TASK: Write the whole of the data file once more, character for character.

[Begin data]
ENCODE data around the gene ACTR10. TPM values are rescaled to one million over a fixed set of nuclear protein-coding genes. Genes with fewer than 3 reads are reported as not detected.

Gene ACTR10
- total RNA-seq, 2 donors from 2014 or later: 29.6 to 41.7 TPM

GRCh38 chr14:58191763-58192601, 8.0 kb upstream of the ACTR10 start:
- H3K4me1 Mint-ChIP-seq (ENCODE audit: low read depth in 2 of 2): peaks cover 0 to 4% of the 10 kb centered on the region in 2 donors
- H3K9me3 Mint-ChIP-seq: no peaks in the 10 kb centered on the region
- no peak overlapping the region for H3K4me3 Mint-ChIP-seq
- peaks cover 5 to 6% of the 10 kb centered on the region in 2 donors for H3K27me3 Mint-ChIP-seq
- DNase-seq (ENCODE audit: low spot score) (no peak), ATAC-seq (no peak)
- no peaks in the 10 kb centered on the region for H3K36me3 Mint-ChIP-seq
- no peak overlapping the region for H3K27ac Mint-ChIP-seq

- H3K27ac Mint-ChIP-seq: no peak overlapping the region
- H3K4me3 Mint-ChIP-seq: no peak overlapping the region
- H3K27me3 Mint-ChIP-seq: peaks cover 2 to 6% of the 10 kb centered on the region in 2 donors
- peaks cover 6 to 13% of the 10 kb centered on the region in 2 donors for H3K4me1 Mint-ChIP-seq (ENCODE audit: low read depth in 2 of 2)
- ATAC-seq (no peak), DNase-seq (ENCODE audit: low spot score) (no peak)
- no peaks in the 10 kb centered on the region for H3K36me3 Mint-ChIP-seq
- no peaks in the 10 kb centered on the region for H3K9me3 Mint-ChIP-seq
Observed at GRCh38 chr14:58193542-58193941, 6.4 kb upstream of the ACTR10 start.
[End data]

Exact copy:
ENCODE data around the gene ACTR10. TPM values are rescaled to one million over a fixed set of nuclear protein-coding genes. Genes with fewer than 3 reads are reported as not detected.

Gene ACTR10
- total RNA-seq, 2 donors from 2014 or later: 29.6 to 41.7 TPM

GRCh38 chr14:58191763-58192601, 8.0 kb upstream of the ACTR10 start:
- H3K4me1 Mint-ChIP-seq (ENCODE audit: low read depth in 2 of 2): peaks cover 0 to 4% of the 10 kb centered on the region in 2 donors
- H3K9me3 Mint-ChIP-seq: no peaks in the 10 kb centered on the region
- no peak overlapping the region for H3K4me3 Mint-ChIP-seq
- peaks cover 5 to 6% of the 10 kb centered on the region in 2 donors for H3K27me3 Mint-ChIP-seq
- DNase-seq (ENCODE audit: low spot score) (no peak), ATAC-seq (no peak)
- no peaks in the 10 kb centered on the region for H3K36me3 Mint-ChIP-seq
- no peak overlapping the region for H3K27ac Mint-ChIP-seq

- H3K27ac Mint-ChIP-seq: no peak overlapping the region
- H3K4me3 Mint-ChIP-seq: no peak overlapping the region
- H3K27me3 Mint-ChIP-seq: peaks cover 2 to 6% of the 10 kb centered on the region in 2 donors
- peaks cover 6 to 13% of the 10 kb centered on the region in 2 donors for H3K4me1 Mint-ChIP-seq (ENCODE audit: low read depth in 2 of 2)
- ATAC-seq (no peak), DNase-seq (ENCODE audit: low spot score) (no peak)
- no peaks in the 10 kb centered on the region for H3K36me3 Mint-ChIP-seq
- no peaks in the 10 kb centered on the region for H3K9me3 Mint-ChIP-seq
Observed at GRCh38 chr14:58193542-58193941, 6.4 kb upstream of the ACTR10 start.